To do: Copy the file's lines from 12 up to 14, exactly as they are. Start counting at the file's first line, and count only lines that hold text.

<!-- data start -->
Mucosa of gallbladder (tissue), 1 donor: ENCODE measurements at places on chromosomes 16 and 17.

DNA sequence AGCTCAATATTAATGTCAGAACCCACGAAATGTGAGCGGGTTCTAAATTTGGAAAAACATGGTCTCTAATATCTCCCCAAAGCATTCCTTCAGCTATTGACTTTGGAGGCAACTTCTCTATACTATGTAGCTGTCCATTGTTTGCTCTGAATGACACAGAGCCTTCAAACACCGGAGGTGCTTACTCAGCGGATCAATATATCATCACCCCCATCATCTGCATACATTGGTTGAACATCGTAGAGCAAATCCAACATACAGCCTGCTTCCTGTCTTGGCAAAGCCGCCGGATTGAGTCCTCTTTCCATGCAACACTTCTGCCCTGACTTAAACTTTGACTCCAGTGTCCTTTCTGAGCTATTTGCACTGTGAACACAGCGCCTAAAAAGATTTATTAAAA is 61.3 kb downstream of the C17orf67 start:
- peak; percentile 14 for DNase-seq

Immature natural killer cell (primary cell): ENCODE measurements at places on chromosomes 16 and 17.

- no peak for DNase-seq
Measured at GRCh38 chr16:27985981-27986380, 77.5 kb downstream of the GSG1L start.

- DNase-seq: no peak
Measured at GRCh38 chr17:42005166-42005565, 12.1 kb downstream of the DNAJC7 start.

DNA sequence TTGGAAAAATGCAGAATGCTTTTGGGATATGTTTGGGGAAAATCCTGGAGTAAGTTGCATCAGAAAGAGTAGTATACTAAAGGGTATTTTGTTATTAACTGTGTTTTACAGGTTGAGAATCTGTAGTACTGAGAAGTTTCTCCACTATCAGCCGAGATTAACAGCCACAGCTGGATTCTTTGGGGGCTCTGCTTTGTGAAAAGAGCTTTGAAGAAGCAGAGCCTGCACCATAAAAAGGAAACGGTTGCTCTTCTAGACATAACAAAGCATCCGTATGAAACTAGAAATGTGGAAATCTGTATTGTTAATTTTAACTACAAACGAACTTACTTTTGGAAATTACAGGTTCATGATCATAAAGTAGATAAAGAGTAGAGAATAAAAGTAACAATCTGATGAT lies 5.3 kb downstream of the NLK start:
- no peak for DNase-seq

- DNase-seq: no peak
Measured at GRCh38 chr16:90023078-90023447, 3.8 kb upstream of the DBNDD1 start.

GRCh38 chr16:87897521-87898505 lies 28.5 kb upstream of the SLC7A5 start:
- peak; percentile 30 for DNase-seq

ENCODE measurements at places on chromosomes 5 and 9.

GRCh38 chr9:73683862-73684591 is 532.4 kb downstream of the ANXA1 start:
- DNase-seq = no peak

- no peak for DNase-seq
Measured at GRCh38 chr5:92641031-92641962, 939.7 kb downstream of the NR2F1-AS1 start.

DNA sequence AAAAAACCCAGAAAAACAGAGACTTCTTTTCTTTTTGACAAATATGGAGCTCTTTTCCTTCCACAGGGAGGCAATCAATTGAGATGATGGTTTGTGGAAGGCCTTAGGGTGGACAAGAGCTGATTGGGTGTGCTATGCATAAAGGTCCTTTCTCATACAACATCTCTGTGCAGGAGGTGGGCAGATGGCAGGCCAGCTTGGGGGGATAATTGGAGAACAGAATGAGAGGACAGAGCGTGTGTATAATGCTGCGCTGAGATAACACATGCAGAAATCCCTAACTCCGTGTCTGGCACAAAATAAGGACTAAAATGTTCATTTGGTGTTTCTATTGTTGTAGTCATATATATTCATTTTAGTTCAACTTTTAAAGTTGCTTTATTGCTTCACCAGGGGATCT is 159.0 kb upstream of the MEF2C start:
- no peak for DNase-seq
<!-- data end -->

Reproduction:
Measured at GRCh38 chr16:90023078-90023447, 3.8 kb upstream of the DBNDD1 start.

GRCh38 chr16:87897521-87898505 lies 28.5 kb upstream of the SLC7A5 start:
- peak; percentile 30 for DNase-seq